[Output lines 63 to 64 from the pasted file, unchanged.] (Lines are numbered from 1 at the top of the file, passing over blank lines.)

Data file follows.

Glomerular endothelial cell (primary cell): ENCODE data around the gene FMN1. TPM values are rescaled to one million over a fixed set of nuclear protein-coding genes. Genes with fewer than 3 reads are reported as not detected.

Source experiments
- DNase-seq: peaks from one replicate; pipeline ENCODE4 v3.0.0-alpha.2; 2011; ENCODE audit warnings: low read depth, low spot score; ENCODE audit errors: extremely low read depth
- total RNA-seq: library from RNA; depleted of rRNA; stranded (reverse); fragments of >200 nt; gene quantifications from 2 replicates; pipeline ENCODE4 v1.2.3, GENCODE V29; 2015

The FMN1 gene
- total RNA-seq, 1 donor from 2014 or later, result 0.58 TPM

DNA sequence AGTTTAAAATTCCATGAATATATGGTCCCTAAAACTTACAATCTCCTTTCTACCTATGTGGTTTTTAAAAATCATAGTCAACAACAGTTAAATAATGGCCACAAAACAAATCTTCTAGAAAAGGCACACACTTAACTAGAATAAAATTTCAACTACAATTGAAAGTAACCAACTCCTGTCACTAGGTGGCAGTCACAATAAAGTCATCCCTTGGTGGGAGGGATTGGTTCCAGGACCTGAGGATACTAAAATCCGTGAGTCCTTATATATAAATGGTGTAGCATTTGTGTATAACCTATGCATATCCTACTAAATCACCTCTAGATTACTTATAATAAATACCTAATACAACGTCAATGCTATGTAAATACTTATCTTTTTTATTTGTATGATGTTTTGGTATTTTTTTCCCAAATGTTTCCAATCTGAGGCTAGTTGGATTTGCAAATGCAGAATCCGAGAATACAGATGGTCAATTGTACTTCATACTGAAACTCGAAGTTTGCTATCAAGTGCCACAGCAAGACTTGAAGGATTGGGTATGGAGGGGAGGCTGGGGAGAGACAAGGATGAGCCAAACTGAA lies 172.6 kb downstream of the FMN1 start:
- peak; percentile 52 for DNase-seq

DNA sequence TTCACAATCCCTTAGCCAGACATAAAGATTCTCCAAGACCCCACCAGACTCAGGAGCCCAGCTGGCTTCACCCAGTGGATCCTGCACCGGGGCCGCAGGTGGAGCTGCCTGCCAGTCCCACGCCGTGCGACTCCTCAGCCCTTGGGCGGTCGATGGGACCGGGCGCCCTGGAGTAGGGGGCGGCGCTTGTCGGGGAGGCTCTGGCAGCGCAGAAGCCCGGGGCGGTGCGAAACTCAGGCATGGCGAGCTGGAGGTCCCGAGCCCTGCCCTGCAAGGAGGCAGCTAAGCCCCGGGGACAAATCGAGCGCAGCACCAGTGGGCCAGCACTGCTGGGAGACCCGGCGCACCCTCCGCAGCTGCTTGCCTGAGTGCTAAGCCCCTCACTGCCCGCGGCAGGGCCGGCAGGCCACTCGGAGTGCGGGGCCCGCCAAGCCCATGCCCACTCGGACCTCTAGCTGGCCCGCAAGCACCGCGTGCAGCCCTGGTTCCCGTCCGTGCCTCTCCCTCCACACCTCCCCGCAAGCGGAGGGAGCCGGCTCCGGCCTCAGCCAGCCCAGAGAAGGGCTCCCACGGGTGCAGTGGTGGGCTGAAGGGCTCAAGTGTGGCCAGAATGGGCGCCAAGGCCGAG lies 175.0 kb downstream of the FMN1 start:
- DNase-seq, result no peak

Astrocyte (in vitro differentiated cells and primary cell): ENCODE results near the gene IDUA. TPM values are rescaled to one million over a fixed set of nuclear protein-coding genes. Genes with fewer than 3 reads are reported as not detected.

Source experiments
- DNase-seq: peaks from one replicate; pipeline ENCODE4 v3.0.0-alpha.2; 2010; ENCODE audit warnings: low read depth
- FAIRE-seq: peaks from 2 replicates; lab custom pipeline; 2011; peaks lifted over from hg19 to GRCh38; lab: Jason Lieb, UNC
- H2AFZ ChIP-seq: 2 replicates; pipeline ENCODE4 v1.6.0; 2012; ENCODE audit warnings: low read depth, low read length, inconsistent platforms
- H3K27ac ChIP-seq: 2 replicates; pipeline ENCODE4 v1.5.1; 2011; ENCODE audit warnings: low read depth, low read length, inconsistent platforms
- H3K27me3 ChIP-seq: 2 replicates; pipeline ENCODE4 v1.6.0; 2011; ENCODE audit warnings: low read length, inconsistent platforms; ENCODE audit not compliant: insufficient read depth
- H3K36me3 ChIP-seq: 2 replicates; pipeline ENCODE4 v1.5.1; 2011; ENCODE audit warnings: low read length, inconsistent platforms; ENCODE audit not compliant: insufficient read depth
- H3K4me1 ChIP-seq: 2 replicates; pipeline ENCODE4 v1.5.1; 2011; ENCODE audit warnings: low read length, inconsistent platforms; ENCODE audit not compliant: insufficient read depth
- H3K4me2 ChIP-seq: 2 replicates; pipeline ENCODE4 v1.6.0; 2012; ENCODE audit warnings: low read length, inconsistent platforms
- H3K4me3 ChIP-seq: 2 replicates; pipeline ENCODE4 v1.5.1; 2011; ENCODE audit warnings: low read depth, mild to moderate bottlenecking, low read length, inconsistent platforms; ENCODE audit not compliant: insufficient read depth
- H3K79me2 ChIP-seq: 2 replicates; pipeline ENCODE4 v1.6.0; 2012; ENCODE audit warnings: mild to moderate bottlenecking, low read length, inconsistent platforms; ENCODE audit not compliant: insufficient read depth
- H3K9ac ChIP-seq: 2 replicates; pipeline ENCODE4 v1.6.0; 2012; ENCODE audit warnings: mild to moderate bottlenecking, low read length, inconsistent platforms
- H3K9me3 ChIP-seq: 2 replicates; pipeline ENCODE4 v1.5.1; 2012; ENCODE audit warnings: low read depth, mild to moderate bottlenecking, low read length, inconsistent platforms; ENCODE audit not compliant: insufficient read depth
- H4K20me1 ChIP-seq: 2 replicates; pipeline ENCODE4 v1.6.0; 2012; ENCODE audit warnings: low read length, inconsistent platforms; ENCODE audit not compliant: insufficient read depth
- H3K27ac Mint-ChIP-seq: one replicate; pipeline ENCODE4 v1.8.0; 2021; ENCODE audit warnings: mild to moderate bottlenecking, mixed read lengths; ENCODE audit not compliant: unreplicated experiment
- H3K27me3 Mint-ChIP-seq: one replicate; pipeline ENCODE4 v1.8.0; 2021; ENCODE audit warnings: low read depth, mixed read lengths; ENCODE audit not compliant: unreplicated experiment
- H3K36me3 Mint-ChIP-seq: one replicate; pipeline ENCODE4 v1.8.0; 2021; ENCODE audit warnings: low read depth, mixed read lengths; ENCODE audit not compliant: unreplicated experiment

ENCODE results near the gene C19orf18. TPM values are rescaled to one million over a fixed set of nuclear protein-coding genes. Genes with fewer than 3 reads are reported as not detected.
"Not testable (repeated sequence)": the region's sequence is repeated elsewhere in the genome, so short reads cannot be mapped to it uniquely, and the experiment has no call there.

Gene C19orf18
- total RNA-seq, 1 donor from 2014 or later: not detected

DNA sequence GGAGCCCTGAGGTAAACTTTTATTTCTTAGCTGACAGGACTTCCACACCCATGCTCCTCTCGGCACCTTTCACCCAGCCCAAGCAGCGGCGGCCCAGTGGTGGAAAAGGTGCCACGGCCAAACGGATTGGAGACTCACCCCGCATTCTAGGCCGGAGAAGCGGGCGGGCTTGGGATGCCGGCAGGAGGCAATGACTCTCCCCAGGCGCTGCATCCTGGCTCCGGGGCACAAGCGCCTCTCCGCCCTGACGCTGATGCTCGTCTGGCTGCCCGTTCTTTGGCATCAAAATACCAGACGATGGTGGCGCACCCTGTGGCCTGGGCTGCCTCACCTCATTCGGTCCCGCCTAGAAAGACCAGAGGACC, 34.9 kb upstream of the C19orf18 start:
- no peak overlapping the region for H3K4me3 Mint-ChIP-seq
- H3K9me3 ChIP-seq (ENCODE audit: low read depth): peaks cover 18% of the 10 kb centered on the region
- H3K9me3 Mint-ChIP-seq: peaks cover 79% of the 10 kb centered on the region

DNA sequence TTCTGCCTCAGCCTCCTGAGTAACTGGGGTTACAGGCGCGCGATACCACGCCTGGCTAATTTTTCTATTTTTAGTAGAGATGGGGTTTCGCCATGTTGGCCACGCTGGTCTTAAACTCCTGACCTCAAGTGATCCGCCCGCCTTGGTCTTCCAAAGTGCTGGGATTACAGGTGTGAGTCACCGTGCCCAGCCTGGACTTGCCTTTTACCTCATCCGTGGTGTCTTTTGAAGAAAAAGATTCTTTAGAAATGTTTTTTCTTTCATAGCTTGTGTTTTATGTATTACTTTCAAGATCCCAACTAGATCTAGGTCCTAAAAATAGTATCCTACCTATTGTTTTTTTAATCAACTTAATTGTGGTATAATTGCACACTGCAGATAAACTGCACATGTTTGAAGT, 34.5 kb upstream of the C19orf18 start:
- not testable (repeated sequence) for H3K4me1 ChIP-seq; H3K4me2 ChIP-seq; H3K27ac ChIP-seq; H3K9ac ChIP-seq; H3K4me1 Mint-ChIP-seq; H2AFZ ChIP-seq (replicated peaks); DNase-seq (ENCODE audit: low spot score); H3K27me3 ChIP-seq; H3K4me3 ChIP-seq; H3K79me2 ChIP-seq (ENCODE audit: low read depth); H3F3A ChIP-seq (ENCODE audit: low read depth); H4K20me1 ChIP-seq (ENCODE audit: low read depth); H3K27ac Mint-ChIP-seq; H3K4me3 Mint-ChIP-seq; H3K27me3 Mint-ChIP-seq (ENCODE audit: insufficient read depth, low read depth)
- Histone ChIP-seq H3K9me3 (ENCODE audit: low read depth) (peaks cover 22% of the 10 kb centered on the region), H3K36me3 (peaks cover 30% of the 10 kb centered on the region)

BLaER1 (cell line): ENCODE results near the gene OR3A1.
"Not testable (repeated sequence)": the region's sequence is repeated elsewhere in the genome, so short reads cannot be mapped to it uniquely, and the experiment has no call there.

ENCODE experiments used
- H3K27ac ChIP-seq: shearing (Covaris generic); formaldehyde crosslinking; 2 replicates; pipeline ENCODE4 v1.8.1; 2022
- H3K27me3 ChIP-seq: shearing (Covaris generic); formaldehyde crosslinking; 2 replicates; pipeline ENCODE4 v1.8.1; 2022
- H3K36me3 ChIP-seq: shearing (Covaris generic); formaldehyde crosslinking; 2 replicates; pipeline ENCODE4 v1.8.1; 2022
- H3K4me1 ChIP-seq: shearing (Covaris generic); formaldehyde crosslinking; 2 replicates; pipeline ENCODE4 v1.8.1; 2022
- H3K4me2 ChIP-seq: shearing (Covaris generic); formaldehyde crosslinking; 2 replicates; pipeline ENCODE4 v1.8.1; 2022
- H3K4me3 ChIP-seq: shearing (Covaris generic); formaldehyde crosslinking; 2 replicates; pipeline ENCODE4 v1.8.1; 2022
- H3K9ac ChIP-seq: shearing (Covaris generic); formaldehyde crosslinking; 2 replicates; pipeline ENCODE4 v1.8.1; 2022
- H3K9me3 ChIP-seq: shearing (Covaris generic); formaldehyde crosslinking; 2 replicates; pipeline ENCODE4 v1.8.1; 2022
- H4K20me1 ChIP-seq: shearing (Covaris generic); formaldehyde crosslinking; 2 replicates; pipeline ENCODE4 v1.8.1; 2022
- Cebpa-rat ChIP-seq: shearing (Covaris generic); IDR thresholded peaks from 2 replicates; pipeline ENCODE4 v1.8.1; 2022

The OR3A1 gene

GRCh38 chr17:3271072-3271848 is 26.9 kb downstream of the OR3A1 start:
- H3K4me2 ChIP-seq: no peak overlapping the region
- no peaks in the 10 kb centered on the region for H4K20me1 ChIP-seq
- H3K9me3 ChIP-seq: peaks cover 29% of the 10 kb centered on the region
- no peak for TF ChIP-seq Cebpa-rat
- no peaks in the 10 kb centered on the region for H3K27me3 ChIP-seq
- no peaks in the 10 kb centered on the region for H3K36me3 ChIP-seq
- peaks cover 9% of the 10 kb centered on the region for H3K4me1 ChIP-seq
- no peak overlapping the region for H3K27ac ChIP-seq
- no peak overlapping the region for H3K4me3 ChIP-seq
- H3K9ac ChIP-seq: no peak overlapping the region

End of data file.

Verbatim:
- no peak overlapping the region for H3K4me3 ChIP-seq
- H3K9ac ChIP-seq: no peak overlapping the region